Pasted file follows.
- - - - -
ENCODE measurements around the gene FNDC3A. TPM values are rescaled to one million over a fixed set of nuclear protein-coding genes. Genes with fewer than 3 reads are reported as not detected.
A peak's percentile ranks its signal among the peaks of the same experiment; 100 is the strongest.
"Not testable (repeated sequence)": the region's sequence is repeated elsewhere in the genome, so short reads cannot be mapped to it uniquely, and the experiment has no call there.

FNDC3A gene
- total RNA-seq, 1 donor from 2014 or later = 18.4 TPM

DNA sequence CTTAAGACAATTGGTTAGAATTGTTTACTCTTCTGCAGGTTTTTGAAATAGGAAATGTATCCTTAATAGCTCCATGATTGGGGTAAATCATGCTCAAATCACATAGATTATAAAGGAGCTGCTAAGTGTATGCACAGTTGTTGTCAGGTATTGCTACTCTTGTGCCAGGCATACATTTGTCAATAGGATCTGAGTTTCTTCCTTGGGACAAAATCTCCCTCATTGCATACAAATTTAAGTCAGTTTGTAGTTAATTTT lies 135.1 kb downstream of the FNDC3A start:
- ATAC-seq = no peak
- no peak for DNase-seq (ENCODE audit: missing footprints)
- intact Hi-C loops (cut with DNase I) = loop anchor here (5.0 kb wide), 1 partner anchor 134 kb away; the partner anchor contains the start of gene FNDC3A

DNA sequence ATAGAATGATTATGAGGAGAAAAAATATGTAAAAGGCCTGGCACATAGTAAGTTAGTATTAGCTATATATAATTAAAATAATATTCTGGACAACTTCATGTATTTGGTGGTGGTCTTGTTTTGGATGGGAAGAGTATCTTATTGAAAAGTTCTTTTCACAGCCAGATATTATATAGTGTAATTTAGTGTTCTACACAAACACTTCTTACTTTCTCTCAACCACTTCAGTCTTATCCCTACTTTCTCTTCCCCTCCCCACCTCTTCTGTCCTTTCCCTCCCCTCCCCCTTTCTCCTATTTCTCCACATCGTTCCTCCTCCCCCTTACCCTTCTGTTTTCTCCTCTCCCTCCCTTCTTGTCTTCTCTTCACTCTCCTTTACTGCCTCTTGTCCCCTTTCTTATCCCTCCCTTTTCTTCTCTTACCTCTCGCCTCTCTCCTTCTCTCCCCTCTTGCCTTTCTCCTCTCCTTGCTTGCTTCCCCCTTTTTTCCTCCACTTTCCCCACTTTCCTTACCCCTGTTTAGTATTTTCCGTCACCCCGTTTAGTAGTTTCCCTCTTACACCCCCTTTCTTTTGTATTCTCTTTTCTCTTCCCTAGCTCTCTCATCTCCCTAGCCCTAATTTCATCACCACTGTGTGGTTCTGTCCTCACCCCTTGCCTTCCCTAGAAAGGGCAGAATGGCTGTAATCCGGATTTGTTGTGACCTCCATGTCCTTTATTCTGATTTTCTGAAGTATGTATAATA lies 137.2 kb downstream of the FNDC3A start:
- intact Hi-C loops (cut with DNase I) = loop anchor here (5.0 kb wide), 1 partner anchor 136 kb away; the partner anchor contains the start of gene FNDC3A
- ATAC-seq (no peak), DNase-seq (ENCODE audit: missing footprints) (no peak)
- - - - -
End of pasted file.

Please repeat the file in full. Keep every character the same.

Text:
ENCODE measurements around the gene FNDC3A. TPM values are rescaled to one million over a fixed set of nuclear protein-coding genes. Genes with fewer than 3 reads are reported as not detected.
A peak's percentile ranks its signal among the peaks of the same experiment; 100 is the strongest.
"Not testable (repeated sequence)": the region's sequence is repeated elsewhere in the genome, so short reads cannot be mapped to it uniquely, and the experiment has no call there.

FNDC3A gene
- total RNA-seq, 1 donor from 2014 or later = 18.4 TPM

DNA sequence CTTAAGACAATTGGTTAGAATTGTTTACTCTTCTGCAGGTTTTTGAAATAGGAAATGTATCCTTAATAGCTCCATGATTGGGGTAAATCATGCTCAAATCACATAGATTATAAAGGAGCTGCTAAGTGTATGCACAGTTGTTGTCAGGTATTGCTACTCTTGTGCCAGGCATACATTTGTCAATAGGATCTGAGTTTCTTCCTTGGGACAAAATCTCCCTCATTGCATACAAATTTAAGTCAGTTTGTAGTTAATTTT lies 135.1 kb downstream of the FNDC3A start:
- ATAC-seq = no peak
- no peak for DNase-seq (ENCODE audit: missing footprints)
- intact Hi-C loops (cut with DNase I) = loop anchor here (5.0 kb wide), 1 partner anchor 134 kb away; the partner anchor contains the start of gene FNDC3A

DNA sequence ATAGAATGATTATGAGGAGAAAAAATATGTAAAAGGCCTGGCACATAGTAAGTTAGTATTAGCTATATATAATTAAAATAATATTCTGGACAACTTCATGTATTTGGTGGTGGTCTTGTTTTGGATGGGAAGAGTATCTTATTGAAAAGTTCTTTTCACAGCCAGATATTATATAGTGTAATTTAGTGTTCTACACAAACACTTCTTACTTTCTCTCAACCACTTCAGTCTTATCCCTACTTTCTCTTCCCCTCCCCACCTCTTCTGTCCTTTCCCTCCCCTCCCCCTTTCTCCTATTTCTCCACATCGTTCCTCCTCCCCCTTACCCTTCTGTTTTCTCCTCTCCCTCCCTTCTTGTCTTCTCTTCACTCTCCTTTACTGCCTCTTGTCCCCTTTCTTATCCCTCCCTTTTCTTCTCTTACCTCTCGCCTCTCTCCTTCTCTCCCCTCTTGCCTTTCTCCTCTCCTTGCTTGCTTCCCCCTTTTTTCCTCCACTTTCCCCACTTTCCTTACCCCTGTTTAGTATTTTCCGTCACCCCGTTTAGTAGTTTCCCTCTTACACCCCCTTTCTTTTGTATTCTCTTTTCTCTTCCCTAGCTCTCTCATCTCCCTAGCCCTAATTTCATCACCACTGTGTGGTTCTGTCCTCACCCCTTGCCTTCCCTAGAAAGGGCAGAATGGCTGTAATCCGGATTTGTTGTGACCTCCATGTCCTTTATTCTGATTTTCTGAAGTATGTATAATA lies 137.2 kb downstream of the FNDC3A start:
- intact Hi-C loops (cut with DNase I) = loop anchor here (5.0 kb wide), 1 partner anchor 136 kb away; the partner anchor contains the start of gene FNDC3A
- ATAC-seq (no peak), DNase-seq (ENCODE audit: missing footprints) (no peak)